Additional Barbarian Features

Though I called out rage and totems specifically, the barbarian has some really neat abilities beyond those. For instance, at level 3, barbarians gain critical specialization effects when in a rage, even if they don't fulfill the usual proficiency rank requirement for the weapon—they use whatever weapon is most efficient to express their rage! One other thing they have that nobody else does: 12 Hit Points per level. Add that to the substantial temporary Hit Points that they can generate (possibly multiple times in a long fight) and the resistances from their totem that kick in at level 9, and barbarians have incredible staying power. Sure, they don't prevent as many hits as a paladin or a shield fighter might, but they can stand there taking hits long past the point where anyone else could stay standing. This is also a good point to mention one feature barbarians don't have in the playtest: alignment requirements. Barbarians can be whatever alignment they want; for instance, a lawful barbarian might act like one of the concepts I described earlier, controlling and holding back her emotions to channel and release her rage when it matters most.

As many of you have predicted, barbarians also have the best Fortitude proficiency, gaining the juggernaut class feature at level 7 (which grants master proficiency in Fortitude and the ability to count any successes you roll as critical successes instead) and improved juggernaut at 13th (which grants legendary proficiency and removes the chance of critically failing), but they also have a secondary Will focus, gaining indomitable will at 15th level to become masters in Will. Tireless rage comes in at level 17 to allow barbarians to ignore fatigue after ending a rage (though they still must wait the normal amount of time before entering a new rage). Barbarians are all about brutalizing opponents without worrying about carrying lots of different weapons and selecting the right one for the job with their monster knowledge, so it makes sense that they gain the ability to rip through a chunk of resistances automatically with level 19's devastating strikes ability. Possibly my favorite barbarian feature, though, is the level 11 ability mighty rage—whenever you enter a rage, it allows you to immediately use one of your rage-only actions for free. So many possibilities!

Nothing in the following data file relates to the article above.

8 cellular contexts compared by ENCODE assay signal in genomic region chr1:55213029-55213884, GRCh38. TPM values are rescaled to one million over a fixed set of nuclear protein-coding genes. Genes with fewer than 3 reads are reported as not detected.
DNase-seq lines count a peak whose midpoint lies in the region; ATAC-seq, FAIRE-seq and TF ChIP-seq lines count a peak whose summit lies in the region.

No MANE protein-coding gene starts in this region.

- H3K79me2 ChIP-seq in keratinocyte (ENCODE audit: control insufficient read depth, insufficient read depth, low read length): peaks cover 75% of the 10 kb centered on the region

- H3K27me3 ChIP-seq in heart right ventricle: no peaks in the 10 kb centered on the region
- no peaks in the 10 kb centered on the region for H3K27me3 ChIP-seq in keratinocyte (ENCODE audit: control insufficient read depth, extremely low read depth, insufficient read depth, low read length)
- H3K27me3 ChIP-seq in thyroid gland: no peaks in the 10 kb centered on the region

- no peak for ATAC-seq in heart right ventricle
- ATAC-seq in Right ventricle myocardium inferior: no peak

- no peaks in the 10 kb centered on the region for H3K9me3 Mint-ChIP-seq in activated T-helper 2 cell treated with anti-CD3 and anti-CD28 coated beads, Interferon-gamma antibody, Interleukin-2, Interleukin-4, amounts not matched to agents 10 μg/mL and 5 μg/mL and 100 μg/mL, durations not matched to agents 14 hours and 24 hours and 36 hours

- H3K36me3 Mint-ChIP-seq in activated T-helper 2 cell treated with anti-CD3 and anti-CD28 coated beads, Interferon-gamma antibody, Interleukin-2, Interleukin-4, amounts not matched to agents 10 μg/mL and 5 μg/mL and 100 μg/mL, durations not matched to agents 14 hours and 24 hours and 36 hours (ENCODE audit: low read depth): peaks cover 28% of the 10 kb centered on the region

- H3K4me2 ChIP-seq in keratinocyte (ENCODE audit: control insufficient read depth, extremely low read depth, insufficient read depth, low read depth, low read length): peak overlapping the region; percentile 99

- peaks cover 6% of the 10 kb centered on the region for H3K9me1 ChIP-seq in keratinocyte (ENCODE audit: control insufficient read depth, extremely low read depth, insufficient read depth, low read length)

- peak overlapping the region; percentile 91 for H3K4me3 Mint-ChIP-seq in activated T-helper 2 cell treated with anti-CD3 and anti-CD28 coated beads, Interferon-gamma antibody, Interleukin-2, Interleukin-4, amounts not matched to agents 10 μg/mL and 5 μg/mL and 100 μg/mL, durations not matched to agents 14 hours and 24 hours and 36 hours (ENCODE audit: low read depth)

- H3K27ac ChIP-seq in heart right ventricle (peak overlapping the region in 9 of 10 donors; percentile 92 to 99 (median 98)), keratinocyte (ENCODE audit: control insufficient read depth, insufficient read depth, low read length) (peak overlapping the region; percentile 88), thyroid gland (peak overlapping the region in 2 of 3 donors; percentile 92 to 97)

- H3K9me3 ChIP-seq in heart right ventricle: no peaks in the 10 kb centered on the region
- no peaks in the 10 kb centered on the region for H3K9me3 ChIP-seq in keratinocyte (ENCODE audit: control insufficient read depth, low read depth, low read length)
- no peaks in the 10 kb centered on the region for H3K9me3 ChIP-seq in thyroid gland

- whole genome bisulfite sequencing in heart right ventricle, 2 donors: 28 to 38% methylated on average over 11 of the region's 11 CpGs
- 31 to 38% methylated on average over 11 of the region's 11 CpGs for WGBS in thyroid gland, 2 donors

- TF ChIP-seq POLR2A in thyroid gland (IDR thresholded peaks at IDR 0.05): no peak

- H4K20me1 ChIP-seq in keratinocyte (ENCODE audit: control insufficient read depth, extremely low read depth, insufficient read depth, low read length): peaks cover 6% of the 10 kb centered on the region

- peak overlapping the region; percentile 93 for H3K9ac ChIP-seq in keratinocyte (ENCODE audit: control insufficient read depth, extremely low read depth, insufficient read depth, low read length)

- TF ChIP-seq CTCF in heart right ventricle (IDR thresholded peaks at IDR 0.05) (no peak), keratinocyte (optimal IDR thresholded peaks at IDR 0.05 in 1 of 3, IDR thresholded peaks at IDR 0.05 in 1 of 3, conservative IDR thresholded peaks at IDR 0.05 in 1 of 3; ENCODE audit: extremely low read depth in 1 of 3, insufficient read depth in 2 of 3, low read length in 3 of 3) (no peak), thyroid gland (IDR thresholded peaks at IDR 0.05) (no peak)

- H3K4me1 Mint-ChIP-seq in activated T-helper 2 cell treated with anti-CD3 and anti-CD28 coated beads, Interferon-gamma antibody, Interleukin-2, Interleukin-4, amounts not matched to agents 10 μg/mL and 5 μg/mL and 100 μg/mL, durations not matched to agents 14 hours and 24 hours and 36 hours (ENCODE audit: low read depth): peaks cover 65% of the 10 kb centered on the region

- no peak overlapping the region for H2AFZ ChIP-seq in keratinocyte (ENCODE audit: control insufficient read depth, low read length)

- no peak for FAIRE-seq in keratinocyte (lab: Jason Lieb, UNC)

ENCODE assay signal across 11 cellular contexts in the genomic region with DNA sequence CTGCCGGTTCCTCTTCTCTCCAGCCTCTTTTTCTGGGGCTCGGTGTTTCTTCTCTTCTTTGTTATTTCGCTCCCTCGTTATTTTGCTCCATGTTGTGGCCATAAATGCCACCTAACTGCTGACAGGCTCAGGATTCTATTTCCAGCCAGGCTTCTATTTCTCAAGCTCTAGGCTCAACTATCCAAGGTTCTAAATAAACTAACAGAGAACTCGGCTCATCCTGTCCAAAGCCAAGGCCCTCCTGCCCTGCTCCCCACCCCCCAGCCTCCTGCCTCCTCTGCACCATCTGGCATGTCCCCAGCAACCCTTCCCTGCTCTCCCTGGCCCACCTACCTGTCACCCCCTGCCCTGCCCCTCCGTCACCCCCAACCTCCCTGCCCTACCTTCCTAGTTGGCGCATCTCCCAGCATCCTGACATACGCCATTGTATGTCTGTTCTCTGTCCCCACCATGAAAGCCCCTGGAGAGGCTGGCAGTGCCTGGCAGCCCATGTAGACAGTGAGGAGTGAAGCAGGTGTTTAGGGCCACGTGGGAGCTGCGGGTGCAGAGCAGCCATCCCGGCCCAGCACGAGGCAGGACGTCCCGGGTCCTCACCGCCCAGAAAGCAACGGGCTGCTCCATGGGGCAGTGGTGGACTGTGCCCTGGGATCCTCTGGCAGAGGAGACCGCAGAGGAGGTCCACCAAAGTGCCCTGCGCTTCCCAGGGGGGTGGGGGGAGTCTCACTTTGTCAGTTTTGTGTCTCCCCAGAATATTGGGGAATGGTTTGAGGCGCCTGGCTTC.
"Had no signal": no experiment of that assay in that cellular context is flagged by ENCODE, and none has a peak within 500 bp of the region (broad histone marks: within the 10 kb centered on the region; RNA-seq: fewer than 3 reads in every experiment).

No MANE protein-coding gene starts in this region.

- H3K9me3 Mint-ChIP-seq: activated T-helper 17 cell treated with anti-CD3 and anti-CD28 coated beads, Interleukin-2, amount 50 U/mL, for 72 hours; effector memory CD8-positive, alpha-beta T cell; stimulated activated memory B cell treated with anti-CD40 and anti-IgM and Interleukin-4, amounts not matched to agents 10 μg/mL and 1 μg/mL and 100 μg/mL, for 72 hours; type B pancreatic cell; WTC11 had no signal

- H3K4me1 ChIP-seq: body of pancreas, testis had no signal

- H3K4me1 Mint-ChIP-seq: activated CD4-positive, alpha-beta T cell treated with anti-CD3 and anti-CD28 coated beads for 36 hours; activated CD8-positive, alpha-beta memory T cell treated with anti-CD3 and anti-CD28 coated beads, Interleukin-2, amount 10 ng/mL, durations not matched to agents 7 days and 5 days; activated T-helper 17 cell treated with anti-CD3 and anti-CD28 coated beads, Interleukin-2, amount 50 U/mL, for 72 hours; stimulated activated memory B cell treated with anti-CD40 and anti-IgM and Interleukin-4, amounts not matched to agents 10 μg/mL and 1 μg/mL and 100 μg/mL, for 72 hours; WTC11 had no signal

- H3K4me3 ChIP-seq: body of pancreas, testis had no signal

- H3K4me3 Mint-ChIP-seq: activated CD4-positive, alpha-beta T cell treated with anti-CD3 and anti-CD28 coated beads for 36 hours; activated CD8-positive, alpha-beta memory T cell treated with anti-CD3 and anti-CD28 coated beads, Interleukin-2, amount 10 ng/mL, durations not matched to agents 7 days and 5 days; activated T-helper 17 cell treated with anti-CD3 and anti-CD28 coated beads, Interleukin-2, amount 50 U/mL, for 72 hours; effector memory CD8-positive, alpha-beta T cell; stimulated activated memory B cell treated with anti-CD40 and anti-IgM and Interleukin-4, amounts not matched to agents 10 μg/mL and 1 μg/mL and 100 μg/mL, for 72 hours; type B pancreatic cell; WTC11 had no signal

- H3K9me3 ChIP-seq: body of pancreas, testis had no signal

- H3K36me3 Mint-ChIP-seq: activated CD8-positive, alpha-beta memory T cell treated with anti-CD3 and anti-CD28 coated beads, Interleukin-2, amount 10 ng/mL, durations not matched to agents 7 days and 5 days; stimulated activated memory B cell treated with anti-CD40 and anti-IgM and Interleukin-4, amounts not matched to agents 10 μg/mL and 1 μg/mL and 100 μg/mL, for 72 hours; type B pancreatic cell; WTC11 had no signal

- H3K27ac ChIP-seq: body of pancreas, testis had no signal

Barbarian Feats

In addition to the feats based on totems, there are a variety of other feats available, from the bread-and-butter, low-level Sudden Charge to the devastating Whirlwind Strike (attack everything in your reach), Brutal Critical (your critical hits deal an extra die of damage as well as persistent bleed damage), Vicious Evisceration (you maim the enemy, dealing extra damage, reducing its maximum HP by an amount equal to its level, and giving it a –1 penalty to Fortitude), Contagious Rage (one of your allies gets the benefits and –1 penalty to AC imposed by your rage, but can still concentrate), and Quaking Stomp (you stomp so hard that it creates an honest-to-goodness earthquake). But none caused a playtest GM to raise their eyebrows quite like the superstition totem's Spell Sunder, which really saved us when we faced walls of force, magical trap effects, and more.

To close off, some of you might have expected me to talk about the dragon totem barbarian Linda is playing in my playtest game, who has sometimes been the party's primary healer. She does that through abilities beyond the barbarian class, though certainly Moment of Clarity (which allows a barbarian to use an extra action to use a concentrate ability mid-rage). But if you're wondering why there was a time in my playtest when she was the only one with an area attack, that was because of her barbarian's dragon breath!